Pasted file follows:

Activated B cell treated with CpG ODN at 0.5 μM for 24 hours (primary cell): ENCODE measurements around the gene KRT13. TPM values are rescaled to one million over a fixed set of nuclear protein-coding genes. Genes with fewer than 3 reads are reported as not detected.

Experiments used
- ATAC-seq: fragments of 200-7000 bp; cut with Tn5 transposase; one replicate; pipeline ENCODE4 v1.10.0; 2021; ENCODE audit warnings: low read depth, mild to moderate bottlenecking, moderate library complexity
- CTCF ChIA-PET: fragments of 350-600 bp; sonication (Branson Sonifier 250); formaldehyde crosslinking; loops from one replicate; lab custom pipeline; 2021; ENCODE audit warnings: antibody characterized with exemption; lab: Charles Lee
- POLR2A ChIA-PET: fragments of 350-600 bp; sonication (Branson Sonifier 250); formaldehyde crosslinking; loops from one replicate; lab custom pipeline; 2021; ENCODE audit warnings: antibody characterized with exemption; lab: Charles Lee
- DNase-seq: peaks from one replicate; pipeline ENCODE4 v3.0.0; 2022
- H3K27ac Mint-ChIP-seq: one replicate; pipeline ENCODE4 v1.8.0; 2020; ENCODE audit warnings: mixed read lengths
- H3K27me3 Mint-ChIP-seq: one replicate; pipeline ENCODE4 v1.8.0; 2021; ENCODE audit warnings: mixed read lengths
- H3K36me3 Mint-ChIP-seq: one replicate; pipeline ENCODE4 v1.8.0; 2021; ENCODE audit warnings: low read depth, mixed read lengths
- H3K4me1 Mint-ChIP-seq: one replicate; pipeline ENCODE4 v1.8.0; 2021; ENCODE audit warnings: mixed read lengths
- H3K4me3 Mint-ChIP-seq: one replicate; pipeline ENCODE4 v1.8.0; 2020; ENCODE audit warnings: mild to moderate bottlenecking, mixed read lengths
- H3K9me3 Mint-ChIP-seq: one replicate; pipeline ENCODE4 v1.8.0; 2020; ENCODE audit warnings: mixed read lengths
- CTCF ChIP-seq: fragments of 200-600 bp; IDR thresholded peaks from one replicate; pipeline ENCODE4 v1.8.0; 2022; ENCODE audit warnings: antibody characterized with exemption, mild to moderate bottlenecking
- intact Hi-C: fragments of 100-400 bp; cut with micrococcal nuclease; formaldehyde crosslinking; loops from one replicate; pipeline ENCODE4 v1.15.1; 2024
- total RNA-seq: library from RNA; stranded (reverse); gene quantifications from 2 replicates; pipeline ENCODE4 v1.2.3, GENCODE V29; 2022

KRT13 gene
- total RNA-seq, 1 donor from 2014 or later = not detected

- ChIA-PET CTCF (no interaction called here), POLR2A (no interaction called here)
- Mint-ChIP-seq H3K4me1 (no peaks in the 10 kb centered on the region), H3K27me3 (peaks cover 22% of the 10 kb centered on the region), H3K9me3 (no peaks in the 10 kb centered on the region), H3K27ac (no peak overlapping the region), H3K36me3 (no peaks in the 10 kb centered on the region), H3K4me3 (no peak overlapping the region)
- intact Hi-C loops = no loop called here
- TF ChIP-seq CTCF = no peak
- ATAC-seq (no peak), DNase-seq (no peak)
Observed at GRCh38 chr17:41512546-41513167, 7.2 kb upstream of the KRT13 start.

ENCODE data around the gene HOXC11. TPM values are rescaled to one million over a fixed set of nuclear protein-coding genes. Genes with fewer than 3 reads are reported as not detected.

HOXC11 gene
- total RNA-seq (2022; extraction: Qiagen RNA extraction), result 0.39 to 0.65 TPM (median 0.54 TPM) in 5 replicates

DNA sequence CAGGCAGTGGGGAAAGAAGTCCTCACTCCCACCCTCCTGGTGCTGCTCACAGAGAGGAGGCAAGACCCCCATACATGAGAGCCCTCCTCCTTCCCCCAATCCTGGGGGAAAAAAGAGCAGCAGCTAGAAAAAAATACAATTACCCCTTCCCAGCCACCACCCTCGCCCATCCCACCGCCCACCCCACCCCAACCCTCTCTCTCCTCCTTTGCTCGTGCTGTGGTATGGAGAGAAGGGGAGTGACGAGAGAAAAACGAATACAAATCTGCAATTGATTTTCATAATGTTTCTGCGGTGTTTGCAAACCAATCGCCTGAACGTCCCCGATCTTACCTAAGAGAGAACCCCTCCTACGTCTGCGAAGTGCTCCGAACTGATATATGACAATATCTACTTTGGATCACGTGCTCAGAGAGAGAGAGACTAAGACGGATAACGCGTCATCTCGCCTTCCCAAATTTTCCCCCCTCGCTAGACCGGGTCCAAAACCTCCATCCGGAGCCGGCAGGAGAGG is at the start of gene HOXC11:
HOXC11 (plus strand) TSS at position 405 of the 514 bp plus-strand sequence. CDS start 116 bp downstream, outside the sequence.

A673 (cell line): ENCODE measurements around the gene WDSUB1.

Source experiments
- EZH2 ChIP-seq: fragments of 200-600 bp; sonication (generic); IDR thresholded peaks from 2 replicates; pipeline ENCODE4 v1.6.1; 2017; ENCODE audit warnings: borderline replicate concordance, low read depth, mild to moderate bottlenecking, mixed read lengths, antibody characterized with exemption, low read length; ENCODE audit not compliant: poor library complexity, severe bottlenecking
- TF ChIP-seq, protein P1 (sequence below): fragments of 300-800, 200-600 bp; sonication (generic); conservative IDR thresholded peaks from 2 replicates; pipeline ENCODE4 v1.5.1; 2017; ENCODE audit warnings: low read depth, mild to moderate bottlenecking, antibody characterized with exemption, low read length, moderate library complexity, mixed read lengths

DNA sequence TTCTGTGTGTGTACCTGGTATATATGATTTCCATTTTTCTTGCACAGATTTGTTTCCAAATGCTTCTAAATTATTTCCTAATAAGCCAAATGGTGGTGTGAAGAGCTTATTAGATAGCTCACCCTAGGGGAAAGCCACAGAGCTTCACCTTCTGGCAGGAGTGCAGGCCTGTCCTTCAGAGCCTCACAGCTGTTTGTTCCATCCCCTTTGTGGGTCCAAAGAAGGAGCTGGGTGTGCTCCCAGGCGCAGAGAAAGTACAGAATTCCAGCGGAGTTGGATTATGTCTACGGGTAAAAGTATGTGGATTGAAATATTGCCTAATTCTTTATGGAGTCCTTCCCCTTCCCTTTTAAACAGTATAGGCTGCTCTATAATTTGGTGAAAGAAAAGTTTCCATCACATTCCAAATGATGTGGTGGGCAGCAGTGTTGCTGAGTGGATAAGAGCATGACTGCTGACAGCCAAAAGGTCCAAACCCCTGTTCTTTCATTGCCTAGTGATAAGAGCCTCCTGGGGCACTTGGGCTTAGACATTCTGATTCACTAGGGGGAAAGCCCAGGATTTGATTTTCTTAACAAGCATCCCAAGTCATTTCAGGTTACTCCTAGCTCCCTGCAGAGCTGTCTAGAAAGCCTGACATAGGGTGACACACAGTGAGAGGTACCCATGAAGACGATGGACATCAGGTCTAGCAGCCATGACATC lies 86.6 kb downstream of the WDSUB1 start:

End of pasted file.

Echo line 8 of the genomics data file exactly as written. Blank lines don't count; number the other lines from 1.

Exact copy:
- H3K27me3 Mint-ChIP-seq: one replicate; pipeline ENCODE4 v1.8.0; 2021; ENCODE audit warnings: mixed read lengths